We will start with the obvious things that you may have heard before. These tips may sound obvious, but they’re among the more important / commonly applicable ones, so be sure to remember them!

- Cross out incorrect answers with a single line

HSC Markers read everything that can be read, even if you’ve crossed out an answer. If you’ve written an answer but change your mind afterwards and write another answer, cross your old answer out with a single diagonal line using your pen. Do not use liquid paper. This ensures that even if your final answer is wrong, there’s more chance you’ll receive partial marks for the question (as long as the marker can see you did SOME things correctly).

- Show ALL working out

Some students prefer to write things out step by step – that’s generally the better / safer approach, as showing working out ensures you will get at least partial marks, even if your final answer is incorrect.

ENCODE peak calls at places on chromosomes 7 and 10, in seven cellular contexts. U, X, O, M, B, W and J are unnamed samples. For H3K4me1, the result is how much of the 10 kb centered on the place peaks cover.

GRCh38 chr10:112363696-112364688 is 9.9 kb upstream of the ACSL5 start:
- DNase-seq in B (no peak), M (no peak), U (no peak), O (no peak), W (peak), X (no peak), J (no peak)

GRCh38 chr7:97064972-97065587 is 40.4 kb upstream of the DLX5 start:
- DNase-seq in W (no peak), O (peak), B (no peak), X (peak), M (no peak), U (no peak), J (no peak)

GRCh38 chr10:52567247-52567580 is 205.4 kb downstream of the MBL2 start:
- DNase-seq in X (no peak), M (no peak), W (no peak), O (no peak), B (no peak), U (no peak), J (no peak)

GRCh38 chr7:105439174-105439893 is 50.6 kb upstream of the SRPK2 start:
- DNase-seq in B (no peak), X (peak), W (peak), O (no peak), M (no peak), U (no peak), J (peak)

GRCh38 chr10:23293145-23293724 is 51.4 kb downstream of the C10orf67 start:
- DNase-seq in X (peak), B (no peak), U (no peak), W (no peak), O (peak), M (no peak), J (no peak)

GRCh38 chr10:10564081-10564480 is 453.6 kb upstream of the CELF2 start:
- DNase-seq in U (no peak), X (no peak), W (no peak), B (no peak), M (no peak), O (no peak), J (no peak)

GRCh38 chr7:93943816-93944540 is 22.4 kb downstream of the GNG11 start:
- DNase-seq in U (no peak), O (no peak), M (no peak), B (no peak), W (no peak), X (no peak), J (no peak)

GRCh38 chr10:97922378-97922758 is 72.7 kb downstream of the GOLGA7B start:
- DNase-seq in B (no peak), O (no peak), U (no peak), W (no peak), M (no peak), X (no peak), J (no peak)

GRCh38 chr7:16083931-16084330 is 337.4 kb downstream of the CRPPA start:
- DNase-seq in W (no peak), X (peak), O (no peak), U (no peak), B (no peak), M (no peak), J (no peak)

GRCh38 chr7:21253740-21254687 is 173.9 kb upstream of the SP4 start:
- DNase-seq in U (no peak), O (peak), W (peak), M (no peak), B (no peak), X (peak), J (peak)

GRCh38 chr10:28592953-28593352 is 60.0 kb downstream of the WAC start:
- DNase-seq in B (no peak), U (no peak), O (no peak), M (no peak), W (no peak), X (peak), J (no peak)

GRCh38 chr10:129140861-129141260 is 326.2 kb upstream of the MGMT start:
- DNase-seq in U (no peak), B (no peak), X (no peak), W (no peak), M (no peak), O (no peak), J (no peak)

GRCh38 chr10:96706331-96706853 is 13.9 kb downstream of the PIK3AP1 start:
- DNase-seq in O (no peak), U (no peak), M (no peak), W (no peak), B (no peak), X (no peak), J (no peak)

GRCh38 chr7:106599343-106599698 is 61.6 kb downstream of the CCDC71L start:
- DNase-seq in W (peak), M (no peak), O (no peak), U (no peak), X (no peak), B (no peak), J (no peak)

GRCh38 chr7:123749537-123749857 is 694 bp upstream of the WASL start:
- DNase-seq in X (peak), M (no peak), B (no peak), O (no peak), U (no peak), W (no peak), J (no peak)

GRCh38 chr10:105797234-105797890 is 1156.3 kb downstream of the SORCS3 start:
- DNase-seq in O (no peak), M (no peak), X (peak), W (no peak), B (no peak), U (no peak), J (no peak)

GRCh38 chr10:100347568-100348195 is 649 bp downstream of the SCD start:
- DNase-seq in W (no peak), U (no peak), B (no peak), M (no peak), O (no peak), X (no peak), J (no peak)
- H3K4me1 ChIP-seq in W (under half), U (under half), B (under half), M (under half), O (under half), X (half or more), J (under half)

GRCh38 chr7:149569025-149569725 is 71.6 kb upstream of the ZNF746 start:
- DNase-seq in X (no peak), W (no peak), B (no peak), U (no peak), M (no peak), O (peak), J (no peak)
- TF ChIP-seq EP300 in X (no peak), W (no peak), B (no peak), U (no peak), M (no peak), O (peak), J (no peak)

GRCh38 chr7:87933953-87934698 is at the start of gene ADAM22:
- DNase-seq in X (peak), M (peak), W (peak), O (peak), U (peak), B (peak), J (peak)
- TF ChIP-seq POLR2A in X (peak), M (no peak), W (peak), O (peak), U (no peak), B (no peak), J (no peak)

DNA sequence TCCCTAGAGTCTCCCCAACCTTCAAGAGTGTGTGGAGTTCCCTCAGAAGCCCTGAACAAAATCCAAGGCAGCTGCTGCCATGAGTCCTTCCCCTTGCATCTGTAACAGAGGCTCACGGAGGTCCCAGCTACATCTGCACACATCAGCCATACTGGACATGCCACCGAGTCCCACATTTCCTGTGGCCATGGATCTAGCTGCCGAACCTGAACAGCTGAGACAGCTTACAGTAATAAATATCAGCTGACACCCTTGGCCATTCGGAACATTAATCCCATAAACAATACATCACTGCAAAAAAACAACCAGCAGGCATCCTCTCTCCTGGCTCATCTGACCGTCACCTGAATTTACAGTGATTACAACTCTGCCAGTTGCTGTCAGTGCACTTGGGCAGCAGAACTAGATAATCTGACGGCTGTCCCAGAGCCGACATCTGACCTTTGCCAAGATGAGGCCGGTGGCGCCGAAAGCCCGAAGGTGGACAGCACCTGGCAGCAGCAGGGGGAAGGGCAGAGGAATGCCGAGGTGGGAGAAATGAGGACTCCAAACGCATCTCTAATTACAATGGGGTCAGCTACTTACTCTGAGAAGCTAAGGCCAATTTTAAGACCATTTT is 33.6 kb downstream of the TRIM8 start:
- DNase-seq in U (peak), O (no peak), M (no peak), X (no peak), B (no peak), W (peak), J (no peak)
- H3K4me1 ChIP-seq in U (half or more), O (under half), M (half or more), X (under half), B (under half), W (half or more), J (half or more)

In the past, one of our top students (who later went on to achieve a state rank) preferred to do entire questions just by using his calculator’s memory, storing everything into the A, B, C … to M memory slots! We always had to remind him to remember to write out his ‘working out’ after he wrote his final answer – it was also a great way to check his answer.

- Look for clues from previous parts of a question

All HSC maths exams (from General maths, 2 unit to Extension 2) structure their questions in terms of part a, b, c, etc. Use the answer from the previous parts as a clue to your current part (even if it’s not a ‘hence’ or ‘hence or otherwise’ question).

- Use your calculator’s memory!